There are brilliant and not-so-brilliant political pundits, and it is thrilling when sharp, knowledgeable political experts speak and educate us publicly. That’s not me. I’m a communications analyst; a word girl. What are they really saying? is my gig.
The substance of last night’s State of the Union address glazed me over. I like to think I know a piece of substance when I hear one. I didn’t hear it last night. Optimistically, I leave hard-core political interpretations to true experts, and eagerly await discovering the existing substance I missed.
What I am hearing reminds me of George W. Bush’s unending vocabulary tactic; the use of his favorite word, “patriotic”, to manipulate the American people, post-9/11.
Remember what I am calling the strategic and “social blackmailing” use of the word, “patriotic”? As in, “You are either with us or against us”, and “If you question the tactics and military activities in Iraq”, well, you are simply not “with us”. You are downright “unpatriotic”. This was effective enough to muzzle the entire country from telling their truth in response to post-9/11 administration misdeeds.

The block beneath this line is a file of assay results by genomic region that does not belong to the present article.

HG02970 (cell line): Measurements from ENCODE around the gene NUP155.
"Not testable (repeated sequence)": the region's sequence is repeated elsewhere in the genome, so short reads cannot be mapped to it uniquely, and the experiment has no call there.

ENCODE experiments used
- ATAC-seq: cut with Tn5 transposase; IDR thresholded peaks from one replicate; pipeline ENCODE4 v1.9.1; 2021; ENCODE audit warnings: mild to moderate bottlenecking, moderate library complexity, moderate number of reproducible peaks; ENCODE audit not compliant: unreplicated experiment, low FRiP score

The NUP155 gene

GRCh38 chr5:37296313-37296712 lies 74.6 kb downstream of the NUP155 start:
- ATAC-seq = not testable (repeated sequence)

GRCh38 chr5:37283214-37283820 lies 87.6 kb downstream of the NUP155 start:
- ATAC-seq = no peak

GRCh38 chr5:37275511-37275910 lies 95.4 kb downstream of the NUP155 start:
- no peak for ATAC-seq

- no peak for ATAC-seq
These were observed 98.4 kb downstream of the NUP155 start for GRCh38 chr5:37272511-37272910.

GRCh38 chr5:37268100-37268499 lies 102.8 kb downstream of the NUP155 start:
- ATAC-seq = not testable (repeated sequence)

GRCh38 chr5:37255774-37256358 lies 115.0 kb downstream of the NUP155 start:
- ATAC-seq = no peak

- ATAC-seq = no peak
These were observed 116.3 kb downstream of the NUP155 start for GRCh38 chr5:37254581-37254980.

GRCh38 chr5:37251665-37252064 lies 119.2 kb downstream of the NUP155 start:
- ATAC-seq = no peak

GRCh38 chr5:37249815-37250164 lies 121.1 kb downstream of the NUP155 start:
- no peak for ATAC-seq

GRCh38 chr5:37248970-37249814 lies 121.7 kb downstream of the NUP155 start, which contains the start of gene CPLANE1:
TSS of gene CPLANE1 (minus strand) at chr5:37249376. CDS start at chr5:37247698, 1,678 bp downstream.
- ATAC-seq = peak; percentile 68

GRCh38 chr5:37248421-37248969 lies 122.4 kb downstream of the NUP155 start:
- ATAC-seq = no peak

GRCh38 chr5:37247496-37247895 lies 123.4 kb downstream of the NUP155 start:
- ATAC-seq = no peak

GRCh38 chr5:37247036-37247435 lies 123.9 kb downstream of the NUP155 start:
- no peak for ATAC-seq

Obama’s emphasis, in last night’s speech, on cautioning us from becoming “cynical”, uses this word in an eerily similar and strident context.
Here’s the question: Is it “cynicism” to register the falsehoods in Obama’s words in light of his disconnected actions? Cynisim must not be mistaken for being awake and speaking out. Let us not confuse cynicism with active disagreement and the courage to respond to national events and powerful political choices that are just wrong.
There is a place for balanced “cynicism” if we are to survive. By “balanced cynicism”, I mean nothing more than the acknowledgement, and yes, acceptance, of all potential truth, both “good” and “bad”, without which we are blinded and unprepared to meet and respond to life as it exists.
Let’s not agree that “cynicism” is a dirty word.